Frakturs are family documents that are hand-decorated with pen, ink, printing, and watercolors. American frakturs originated from Europe and the continent's decorated manuscripts dating back to the Middle Ages.
Introduced to America in the late 1700s, these family heirlooms were first collected by the Pennsylvania Germans.
Most commonly, American frakturs were produced by the Germanic peoples who settled in Pennsylvania, New Jersely, Virginia, West Virginia, and Ohio. Early fraktur artists were often school teachers and their artistic and talented students.
The word fraktur comes from the Latin word meaning "broken”. Working with quill pens, American frakturs were drawn on paper with high rag content. Unlike small scale European frakturs which document religious verses, American frakturs highlight family data. American frakturs give information about births, baptisms, deaths and weddings using block-style lettering and decorative details. They are larger than their European counterparts measuring as large as 16 x 20 inches.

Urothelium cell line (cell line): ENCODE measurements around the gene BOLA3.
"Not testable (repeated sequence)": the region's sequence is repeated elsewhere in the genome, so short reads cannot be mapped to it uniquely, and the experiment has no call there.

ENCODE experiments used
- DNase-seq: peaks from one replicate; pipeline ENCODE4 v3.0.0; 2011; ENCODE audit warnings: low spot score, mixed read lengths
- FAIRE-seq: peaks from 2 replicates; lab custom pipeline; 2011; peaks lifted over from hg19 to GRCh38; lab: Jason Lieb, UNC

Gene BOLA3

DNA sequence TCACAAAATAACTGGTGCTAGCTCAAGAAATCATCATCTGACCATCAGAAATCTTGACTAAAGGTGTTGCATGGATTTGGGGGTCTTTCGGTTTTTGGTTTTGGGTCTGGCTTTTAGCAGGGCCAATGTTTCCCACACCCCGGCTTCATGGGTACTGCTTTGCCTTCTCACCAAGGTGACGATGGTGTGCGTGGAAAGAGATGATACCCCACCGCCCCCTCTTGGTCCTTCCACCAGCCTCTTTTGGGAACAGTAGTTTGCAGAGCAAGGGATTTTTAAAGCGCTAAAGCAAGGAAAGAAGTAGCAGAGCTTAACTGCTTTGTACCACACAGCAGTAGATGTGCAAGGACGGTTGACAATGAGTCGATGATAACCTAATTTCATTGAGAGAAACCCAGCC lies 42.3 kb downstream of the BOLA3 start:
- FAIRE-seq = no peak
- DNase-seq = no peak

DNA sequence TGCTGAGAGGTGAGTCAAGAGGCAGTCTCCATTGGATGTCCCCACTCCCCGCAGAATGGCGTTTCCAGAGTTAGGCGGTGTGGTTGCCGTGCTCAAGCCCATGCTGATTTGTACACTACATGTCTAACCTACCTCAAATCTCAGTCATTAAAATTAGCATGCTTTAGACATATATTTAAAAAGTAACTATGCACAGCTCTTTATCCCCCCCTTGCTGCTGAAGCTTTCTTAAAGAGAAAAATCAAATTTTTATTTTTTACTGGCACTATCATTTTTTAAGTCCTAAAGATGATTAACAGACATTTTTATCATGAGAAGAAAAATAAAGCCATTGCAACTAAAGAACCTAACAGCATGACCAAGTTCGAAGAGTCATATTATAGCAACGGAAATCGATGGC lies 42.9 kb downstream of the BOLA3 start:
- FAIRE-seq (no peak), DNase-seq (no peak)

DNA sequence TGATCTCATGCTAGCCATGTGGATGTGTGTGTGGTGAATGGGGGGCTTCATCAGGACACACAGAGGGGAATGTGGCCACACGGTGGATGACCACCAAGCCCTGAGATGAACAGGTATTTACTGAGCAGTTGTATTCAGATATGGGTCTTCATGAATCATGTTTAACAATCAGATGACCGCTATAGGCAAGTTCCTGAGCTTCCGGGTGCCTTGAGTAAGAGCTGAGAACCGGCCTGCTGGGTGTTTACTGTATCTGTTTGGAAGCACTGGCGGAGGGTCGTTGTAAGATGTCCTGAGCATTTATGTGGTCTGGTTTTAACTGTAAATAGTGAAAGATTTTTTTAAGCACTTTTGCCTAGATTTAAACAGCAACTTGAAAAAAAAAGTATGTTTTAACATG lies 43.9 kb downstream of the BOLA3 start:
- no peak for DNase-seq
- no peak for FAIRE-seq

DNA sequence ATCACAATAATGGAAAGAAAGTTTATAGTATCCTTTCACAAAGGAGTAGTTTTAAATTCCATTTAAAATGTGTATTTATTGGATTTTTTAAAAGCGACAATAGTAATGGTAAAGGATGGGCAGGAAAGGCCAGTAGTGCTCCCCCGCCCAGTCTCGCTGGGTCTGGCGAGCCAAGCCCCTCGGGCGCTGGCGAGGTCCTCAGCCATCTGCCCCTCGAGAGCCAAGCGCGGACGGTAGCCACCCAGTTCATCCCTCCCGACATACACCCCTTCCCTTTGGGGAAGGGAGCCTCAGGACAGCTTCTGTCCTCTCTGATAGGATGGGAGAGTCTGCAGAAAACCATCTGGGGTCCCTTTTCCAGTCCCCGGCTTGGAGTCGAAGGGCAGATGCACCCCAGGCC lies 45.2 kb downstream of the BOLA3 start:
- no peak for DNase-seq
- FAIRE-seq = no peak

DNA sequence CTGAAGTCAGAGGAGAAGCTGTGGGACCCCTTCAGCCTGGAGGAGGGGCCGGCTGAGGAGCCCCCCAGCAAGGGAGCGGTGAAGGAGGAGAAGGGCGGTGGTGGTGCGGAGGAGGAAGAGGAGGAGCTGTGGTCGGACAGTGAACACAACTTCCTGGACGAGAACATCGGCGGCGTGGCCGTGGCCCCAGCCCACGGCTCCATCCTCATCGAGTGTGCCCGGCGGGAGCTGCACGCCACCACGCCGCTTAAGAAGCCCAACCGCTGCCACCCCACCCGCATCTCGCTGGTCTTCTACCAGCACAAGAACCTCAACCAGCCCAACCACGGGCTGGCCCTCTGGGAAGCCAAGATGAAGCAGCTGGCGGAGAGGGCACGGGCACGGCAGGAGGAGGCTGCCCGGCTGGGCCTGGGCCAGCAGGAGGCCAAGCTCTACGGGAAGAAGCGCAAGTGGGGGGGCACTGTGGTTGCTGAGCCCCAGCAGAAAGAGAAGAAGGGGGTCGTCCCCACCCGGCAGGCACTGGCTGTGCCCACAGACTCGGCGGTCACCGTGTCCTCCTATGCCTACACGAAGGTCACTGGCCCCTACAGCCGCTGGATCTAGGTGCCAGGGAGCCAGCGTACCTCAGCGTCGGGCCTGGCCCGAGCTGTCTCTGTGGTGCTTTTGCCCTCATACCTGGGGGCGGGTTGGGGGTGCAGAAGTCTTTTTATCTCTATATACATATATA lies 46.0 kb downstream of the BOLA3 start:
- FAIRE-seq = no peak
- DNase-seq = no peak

Quality workmanship and attractive elements of a hand-painted fracturs spark interest from many collectors. These traits remain extremely important to the typical fraktur collector. Color palette, variety of subjects (tulips, birds, angels, alphabet lettering), and provenance remain key to acquiring a valuable fraktur.
Frakturs by some of the most preeminent fraktur artists like schoolmaster Christopher Dock and others have brought sky high prices at auction and in private sales. Prices have soared into the $10,000 to $50,000 range.
Traditional frakturs from the early to mid 19th Century feature colorful inks and watercolor paintings of flowering trees, angels, birds, and flowers. These documents are enhanced by written information about family lineage. The workmanship and artistry of frakturs are, hands down, what attracts buyers to this area of the American folk art market.
Get an online appraisal of your fraktur from Dr. Lori.